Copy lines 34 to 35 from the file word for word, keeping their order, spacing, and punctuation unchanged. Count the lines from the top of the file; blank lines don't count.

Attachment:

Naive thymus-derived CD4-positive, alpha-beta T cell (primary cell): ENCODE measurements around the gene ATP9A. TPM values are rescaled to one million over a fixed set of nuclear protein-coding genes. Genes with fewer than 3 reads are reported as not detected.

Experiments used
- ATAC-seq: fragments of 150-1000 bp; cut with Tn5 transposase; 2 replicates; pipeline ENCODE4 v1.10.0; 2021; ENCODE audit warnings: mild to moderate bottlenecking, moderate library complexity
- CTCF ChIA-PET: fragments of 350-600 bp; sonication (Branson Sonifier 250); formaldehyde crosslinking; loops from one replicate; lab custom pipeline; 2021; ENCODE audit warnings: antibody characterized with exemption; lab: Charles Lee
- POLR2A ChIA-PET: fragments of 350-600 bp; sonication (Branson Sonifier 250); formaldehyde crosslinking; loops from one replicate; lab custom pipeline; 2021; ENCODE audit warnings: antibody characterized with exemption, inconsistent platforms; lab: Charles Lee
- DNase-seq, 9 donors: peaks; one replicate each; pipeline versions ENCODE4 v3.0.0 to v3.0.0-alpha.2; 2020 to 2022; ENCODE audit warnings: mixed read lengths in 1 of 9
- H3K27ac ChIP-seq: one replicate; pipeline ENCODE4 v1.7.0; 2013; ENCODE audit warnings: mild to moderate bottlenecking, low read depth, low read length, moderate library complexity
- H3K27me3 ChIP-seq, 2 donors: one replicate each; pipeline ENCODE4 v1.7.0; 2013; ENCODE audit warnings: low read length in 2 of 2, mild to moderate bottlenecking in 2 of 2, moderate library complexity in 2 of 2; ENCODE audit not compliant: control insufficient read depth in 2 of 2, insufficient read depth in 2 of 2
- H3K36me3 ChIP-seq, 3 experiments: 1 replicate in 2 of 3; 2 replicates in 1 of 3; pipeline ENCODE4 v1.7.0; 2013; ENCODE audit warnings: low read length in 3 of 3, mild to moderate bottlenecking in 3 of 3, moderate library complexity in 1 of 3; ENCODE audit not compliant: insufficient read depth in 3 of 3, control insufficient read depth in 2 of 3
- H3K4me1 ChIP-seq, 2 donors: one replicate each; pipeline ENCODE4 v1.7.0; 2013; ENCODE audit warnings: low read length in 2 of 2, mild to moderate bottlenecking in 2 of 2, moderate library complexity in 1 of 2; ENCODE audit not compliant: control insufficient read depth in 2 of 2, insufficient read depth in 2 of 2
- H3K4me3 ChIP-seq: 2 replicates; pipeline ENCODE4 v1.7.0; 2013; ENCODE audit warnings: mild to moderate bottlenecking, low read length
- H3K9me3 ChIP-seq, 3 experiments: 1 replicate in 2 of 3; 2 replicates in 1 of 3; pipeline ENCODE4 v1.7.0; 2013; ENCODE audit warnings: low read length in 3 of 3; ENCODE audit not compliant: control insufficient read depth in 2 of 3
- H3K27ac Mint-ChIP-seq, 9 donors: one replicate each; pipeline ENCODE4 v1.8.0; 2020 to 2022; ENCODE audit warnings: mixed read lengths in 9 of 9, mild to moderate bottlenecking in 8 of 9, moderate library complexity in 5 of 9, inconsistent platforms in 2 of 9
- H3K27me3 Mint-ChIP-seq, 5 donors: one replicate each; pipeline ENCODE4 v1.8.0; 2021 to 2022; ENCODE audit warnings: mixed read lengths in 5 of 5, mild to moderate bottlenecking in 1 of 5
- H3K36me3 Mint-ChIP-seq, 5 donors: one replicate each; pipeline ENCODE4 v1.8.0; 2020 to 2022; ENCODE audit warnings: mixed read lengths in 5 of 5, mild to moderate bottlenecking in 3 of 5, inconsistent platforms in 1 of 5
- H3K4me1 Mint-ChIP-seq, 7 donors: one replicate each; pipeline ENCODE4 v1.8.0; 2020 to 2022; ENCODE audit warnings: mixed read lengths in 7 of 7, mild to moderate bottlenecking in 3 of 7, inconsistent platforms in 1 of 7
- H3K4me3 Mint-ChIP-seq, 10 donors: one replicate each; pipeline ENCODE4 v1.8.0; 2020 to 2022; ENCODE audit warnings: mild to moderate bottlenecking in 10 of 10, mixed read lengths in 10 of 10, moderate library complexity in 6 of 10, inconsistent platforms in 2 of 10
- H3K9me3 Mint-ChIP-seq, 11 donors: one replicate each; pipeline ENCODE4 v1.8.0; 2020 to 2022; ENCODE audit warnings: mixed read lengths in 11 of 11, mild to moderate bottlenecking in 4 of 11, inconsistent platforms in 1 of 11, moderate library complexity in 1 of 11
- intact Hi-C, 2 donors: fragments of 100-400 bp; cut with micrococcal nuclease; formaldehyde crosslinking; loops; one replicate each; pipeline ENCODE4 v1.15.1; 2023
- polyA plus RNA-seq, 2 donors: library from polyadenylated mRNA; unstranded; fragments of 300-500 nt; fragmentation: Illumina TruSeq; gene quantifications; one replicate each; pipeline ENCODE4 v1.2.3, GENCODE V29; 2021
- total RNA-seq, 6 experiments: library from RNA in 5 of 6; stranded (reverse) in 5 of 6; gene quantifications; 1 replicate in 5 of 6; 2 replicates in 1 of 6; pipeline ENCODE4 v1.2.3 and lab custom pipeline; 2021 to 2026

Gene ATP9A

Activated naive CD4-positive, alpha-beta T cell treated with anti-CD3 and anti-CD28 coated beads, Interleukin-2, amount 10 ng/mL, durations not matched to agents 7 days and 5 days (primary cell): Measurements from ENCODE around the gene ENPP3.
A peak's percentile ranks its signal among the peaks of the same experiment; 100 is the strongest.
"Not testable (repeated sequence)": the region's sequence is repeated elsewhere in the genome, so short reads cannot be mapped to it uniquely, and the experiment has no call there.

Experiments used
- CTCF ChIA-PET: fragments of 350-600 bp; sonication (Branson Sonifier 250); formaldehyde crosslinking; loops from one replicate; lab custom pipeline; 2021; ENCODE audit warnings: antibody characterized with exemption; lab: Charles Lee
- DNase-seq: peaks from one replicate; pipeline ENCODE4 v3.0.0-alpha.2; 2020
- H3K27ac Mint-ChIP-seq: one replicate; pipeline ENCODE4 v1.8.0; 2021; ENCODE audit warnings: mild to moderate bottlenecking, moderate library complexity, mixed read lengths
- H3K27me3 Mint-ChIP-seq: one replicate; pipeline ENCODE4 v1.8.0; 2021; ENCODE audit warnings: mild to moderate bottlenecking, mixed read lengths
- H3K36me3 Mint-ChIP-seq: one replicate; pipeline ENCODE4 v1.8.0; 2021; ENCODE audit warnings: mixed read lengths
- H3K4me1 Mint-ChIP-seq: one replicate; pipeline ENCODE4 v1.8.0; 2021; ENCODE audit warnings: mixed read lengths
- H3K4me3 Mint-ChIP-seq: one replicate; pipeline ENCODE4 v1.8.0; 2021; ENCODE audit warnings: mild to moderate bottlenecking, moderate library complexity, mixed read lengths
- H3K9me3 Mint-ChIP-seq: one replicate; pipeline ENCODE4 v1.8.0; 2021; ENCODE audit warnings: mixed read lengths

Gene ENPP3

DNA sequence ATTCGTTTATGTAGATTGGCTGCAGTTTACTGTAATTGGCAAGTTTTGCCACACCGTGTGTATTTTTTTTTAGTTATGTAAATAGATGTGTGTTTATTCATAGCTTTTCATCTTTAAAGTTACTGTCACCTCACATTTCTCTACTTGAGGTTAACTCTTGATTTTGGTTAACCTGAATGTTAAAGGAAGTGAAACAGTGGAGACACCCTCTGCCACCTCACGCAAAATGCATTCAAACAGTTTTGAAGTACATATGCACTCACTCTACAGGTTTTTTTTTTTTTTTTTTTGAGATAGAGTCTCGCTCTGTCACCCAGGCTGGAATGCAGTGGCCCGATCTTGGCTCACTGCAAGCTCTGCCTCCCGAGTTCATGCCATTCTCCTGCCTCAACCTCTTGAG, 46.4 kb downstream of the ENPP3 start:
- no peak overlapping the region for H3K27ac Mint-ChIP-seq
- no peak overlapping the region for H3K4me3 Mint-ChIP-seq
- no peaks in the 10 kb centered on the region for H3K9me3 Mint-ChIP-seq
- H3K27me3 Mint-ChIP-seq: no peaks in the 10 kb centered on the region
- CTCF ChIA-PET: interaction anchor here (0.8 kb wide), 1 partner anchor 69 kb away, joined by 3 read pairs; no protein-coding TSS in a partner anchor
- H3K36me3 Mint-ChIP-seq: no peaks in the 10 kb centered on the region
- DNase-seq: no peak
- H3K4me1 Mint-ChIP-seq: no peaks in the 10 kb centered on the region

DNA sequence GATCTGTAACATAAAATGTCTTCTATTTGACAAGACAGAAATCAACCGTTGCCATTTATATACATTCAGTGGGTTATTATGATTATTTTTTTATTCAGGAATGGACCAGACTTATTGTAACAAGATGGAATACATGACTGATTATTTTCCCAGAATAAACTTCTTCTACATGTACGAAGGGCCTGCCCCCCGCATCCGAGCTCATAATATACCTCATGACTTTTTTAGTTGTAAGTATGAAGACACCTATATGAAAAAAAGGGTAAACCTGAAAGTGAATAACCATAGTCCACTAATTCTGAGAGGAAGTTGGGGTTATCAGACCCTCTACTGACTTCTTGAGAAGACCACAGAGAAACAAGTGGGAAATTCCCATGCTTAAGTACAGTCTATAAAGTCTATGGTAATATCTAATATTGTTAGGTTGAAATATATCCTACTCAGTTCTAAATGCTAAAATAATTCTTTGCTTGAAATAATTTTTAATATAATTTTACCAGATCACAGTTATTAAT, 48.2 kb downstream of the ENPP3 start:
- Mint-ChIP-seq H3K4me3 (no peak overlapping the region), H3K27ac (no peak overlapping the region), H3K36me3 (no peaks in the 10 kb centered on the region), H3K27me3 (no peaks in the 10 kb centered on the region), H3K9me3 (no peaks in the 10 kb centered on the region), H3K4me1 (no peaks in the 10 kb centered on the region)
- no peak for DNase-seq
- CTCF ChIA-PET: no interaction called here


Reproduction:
- H3K9me3 Mint-ChIP-seq: one replicate; pipeline ENCODE4 v1.8.0; 2021; ENCODE audit warnings: mixed read lengths

Gene ENPP3